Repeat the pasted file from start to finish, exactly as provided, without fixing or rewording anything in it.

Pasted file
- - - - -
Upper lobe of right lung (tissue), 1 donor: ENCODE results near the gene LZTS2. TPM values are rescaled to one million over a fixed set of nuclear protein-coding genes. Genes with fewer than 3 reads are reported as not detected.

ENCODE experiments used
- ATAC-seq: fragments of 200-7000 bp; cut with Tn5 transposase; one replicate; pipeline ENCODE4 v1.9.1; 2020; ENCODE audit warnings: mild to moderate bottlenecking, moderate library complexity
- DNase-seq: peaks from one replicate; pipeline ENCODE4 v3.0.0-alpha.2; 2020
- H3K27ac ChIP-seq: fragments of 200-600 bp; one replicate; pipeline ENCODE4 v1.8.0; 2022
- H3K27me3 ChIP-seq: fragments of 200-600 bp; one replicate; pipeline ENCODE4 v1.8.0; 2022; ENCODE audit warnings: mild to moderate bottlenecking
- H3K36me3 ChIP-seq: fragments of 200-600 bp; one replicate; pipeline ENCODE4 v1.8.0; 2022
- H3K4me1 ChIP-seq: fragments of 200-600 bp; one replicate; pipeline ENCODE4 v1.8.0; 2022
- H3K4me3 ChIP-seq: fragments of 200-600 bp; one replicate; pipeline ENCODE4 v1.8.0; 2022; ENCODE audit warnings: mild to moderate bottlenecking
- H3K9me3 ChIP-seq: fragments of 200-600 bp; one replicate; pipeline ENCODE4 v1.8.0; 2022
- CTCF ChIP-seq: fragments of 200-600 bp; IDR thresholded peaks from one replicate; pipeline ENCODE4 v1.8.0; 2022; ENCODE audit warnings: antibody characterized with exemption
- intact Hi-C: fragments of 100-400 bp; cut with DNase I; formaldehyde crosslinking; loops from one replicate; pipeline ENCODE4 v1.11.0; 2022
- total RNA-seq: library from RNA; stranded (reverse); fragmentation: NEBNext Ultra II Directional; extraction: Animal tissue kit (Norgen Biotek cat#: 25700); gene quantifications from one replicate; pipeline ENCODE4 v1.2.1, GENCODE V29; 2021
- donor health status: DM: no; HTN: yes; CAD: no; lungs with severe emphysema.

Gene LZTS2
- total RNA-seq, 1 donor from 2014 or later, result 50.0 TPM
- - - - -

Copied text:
Upper lobe of right lung (tissue), 1 donor: ENCODE results near the gene LZTS2. TPM values are rescaled to one million over a fixed set of nuclear protein-coding genes. Genes with fewer than 3 reads are reported as not detected.

ENCODE experiments used
- ATAC-seq: fragments of 200-7000 bp; cut with Tn5 transposase; one replicate; pipeline ENCODE4 v1.9.1; 2020; ENCODE audit warnings: mild to moderate bottlenecking, moderate library complexity
- DNase-seq: peaks from one replicate; pipeline ENCODE4 v3.0.0-alpha.2; 2020
- H3K27ac ChIP-seq: fragments of 200-600 bp; one replicate; pipeline ENCODE4 v1.8.0; 2022
- H3K27me3 ChIP-seq: fragments of 200-600 bp; one replicate; pipeline ENCODE4 v1.8.0; 2022; ENCODE audit warnings: mild to moderate bottlenecking
- H3K36me3 ChIP-seq: fragments of 200-600 bp; one replicate; pipeline ENCODE4 v1.8.0; 2022
- H3K4me1 ChIP-seq: fragments of 200-600 bp; one replicate; pipeline ENCODE4 v1.8.0; 2022
- H3K4me3 ChIP-seq: fragments of 200-600 bp; one replicate; pipeline ENCODE4 v1.8.0; 2022; ENCODE audit warnings: mild to moderate bottlenecking
- H3K9me3 ChIP-seq: fragments of 200-600 bp; one replicate; pipeline ENCODE4 v1.8.0; 2022
- CTCF ChIP-seq: fragments of 200-600 bp; IDR thresholded peaks from one replicate; pipeline ENCODE4 v1.8.0; 2022; ENCODE audit warnings: antibody characterized with exemption
- intact Hi-C: fragments of 100-400 bp; cut with DNase I; formaldehyde crosslinking; loops from one replicate; pipeline ENCODE4 v1.11.0; 2022
- total RNA-seq: library from RNA; stranded (reverse); fragmentation: NEBNext Ultra II Directional; extraction: Animal tissue kit (Norgen Biotek cat#: 25700); gene quantifications from one replicate; pipeline ENCODE4 v1.2.1, GENCODE V29; 2021
- donor health status: DM: no; HTN: yes; CAD: no; lungs with severe emphysema.

Gene LZTS2
- total RNA-seq, 1 donor from 2014 or later, result 50.0 TPM